Task Evaluation: Regularly assess tasks you originally intended to be temporary. Determine which are ongoing necessities and those you can stop and allocate elsewhere.
Task Prioritization: Prioritize tasks according to their strategic significance and relevance to the core responsibilities of employees. Ensure that temporary assignments do not take precedence over crucial functions.
Temporary-to-Permanent Review: Regularly evaluate tasks that transitioned from temporary to permanent status. Determine whether these jobs should continue in their current role or if they can be simplified and made more efficient.
Backfilling Positions: When an employee’s temporary tasks become ongoing, consider backfilling the position to distribute the workload effectively.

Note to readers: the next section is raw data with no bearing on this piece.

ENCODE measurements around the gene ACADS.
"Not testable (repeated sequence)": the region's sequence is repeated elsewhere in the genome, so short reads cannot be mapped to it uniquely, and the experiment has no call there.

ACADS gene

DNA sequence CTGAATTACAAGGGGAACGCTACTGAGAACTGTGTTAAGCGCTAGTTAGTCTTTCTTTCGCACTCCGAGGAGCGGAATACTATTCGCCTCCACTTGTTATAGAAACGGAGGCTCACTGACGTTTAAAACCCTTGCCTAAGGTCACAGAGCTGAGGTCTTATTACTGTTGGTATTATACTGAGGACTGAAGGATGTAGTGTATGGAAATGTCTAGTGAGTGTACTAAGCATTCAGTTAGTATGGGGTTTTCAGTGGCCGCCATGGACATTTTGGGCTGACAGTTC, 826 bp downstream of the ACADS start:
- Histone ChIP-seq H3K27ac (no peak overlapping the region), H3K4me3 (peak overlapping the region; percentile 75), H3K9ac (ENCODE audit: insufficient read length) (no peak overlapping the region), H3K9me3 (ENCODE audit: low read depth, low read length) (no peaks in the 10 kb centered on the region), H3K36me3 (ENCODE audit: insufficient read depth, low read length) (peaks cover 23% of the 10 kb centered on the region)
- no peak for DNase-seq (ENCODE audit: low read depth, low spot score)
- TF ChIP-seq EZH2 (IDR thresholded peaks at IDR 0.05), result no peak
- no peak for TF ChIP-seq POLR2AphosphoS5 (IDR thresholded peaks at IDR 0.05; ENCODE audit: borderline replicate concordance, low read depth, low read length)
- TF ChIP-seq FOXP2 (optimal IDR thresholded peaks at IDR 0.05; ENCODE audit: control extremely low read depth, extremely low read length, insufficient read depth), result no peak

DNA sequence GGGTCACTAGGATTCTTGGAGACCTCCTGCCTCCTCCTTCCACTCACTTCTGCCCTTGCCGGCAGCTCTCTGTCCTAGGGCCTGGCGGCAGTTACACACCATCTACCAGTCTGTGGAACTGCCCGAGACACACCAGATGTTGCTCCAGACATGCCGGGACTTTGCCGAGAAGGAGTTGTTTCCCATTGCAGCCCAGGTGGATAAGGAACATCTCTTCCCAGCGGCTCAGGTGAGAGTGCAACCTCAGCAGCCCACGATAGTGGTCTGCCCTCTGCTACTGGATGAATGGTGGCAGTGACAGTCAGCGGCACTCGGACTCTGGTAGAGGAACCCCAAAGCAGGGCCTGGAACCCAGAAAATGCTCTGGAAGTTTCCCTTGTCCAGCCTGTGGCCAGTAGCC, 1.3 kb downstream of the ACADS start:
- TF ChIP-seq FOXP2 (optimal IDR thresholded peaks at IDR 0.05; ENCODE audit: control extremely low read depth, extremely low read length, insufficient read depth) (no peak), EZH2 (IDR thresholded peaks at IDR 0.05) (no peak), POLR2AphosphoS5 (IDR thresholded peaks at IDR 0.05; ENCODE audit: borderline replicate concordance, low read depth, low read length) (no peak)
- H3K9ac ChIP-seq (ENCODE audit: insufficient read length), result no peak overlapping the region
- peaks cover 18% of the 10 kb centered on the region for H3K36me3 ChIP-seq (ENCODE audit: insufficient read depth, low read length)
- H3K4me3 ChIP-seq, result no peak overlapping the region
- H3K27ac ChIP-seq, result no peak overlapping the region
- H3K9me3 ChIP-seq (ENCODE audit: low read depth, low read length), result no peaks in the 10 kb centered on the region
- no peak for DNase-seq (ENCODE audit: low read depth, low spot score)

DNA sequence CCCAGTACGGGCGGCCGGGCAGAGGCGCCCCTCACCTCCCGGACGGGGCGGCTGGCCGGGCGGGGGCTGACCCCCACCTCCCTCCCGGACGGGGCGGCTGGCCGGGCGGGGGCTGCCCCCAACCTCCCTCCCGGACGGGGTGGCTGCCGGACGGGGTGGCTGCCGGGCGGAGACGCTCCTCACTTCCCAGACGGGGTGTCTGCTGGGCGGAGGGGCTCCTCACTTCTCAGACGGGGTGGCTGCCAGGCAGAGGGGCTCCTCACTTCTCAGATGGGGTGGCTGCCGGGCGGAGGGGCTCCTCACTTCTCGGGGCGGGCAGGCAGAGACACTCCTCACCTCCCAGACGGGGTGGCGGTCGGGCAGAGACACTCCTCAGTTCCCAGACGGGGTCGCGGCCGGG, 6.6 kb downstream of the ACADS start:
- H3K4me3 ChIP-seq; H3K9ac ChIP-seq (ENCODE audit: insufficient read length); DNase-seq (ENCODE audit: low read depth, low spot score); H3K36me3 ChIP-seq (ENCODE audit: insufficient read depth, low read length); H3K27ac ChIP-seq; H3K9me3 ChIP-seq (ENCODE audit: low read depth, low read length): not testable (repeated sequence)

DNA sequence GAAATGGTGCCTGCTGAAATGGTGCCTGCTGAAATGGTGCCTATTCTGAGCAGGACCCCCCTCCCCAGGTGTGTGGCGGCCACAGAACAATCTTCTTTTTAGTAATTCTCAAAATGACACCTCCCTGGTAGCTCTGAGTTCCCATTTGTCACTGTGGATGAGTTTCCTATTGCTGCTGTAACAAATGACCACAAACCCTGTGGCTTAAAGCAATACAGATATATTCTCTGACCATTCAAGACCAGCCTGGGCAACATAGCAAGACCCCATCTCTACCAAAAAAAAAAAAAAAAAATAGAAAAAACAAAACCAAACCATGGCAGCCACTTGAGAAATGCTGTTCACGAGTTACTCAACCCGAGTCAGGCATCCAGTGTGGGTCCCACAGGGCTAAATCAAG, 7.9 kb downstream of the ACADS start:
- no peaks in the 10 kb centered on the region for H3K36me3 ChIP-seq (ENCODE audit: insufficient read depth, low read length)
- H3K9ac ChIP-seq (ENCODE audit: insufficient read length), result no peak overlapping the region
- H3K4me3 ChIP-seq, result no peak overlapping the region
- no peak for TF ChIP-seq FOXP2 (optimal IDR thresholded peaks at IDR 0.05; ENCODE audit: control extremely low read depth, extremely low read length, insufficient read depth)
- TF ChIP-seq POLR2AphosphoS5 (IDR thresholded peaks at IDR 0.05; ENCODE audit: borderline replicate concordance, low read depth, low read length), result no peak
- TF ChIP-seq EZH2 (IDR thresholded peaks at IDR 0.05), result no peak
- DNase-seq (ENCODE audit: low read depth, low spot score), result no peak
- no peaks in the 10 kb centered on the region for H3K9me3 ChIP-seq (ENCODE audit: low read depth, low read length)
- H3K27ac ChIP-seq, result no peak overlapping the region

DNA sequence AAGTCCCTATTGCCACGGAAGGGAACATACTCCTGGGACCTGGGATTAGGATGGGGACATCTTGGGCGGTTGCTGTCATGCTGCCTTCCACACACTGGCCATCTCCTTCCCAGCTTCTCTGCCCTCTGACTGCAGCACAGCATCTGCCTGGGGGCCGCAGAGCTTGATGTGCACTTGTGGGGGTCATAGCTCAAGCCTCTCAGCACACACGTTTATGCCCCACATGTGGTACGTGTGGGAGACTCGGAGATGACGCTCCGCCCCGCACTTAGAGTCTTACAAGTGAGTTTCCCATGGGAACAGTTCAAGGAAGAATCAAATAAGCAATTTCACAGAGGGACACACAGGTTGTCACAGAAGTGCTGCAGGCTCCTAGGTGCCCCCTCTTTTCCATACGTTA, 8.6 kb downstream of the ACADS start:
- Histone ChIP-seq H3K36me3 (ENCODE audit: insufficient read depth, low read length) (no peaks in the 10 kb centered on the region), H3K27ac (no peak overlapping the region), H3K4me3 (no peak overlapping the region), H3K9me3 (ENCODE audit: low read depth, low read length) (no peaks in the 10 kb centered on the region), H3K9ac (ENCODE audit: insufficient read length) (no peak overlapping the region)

Position Restructuring: If tasks initially assigned as temporary have become a permanent requirement, it may be better to restructure job positions to make room for them.
Skill Match: Ensure that backfilled positions or role restructuring align with employees’ skill sets. This will prevent skill mismatch. Competency gaps only lead to lost time and productivity, frustration, and job dissatisfaction. 
Task Redistribution: As tasks return to their initial roles, allocate them appropriately to avoid further burdening other individuals.
Monitoring and Feedback: Regularly monitor role changes and gather employee feedback. This simple strategy helps identify festering job creep early on and rectify it promptly.